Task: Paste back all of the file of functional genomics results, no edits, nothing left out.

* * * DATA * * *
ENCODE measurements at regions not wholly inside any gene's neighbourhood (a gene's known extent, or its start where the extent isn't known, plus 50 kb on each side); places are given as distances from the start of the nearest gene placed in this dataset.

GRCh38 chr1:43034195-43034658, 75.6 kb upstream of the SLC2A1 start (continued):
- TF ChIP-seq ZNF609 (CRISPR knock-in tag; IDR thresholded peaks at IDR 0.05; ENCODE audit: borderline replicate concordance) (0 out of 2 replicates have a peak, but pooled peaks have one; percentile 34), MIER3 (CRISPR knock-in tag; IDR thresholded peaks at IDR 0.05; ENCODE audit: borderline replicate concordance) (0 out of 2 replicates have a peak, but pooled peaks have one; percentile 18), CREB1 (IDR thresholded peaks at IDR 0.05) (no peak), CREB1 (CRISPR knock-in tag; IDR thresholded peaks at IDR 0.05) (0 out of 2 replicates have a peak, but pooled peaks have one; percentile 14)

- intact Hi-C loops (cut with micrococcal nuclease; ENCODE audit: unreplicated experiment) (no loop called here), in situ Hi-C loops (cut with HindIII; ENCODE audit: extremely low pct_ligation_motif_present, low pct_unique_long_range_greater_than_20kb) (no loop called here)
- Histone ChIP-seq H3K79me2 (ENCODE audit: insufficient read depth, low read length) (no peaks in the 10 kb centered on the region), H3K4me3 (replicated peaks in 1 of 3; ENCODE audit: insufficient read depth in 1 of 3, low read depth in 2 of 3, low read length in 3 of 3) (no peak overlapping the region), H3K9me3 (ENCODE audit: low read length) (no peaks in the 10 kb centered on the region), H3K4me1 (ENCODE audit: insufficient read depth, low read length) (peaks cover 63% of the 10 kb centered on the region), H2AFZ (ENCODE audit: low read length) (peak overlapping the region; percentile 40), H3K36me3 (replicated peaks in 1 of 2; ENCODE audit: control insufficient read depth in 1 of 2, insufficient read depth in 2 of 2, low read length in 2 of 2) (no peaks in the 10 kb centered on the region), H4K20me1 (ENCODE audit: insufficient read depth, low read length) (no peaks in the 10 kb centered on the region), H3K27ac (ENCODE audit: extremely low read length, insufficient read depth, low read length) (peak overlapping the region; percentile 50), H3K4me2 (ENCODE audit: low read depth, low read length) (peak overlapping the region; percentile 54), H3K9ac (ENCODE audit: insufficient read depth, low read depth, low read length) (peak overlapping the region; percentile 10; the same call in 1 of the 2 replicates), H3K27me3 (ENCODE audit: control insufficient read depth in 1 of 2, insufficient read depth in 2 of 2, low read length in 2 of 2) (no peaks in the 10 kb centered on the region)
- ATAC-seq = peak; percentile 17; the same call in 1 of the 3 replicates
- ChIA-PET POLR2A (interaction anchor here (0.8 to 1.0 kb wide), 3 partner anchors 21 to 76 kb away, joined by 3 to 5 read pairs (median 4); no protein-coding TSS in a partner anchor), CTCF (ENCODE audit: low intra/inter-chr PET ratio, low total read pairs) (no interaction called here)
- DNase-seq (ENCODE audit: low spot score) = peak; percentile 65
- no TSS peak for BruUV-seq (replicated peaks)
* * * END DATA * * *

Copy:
ENCODE measurements at regions not wholly inside any gene's neighbourhood (a gene's known extent, or its start where the extent isn't known, plus 50 kb on each side); places are given as distances from the start of the nearest gene placed in this dataset.

GRCh38 chr1:43034195-43034658, 75.6 kb upstream of the SLC2A1 start (continued):
- TF ChIP-seq ZNF609 (CRISPR knock-in tag; IDR thresholded peaks at IDR 0.05; ENCODE audit: borderline replicate concordance) (0 out of 2 replicates have a peak, but pooled peaks have one; percentile 34), MIER3 (CRISPR knock-in tag; IDR thresholded peaks at IDR 0.05; ENCODE audit: borderline replicate concordance) (0 out of 2 replicates have a peak, but pooled peaks have one; percentile 18), CREB1 (IDR thresholded peaks at IDR 0.05) (no peak), CREB1 (CRISPR knock-in tag; IDR thresholded peaks at IDR 0.05) (0 out of 2 replicates have a peak, but pooled peaks have one; percentile 14)

- intact Hi-C loops (cut with micrococcal nuclease; ENCODE audit: unreplicated experiment) (no loop called here), in situ Hi-C loops (cut with HindIII; ENCODE audit: extremely low pct_ligation_motif_present, low pct_unique_long_range_greater_than_20kb) (no loop called here)
- Histone ChIP-seq H3K79me2 (ENCODE audit: insufficient read depth, low read length) (no peaks in the 10 kb centered on the region), H3K4me3 (replicated peaks in 1 of 3; ENCODE audit: insufficient read depth in 1 of 3, low read depth in 2 of 3, low read length in 3 of 3) (no peak overlapping the region), H3K9me3 (ENCODE audit: low read length) (no peaks in the 10 kb centered on the region), H3K4me1 (ENCODE audit: insufficient read depth, low read length) (peaks cover 63% of the 10 kb centered on the region), H2AFZ (ENCODE audit: low read length) (peak overlapping the region; percentile 40), H3K36me3 (replicated peaks in 1 of 2; ENCODE audit: control insufficient read depth in 1 of 2, insufficient read depth in 2 of 2, low read length in 2 of 2) (no peaks in the 10 kb centered on the region), H4K20me1 (ENCODE audit: insufficient read depth, low read length) (no peaks in the 10 kb centered on the region), H3K27ac (ENCODE audit: extremely low read length, insufficient read depth, low read length) (peak overlapping the region; percentile 50), H3K4me2 (ENCODE audit: low read depth, low read length) (peak overlapping the region; percentile 54), H3K9ac (ENCODE audit: insufficient read depth, low read depth, low read length) (peak overlapping the region; percentile 10; the same call in 1 of the 2 replicates), H3K27me3 (ENCODE audit: control insufficient read depth in 1 of 2, insufficient read depth in 2 of 2, low read length in 2 of 2) (no peaks in the 10 kb centered on the region)
- ATAC-seq = peak; percentile 17; the same call in 1 of the 3 replicates
- ChIA-PET POLR2A (interaction anchor here (0.8 to 1.0 kb wide), 3 partner anchors 21 to 76 kb away, joined by 3 to 5 read pairs (median 4); no protein-coding TSS in a partner anchor), CTCF (ENCODE audit: low intra/inter-chr PET ratio, low total read pairs) (no interaction called here)
- DNase-seq (ENCODE audit: low spot score) = peak; percentile 65
- no TSS peak for BruUV-seq (replicated peaks)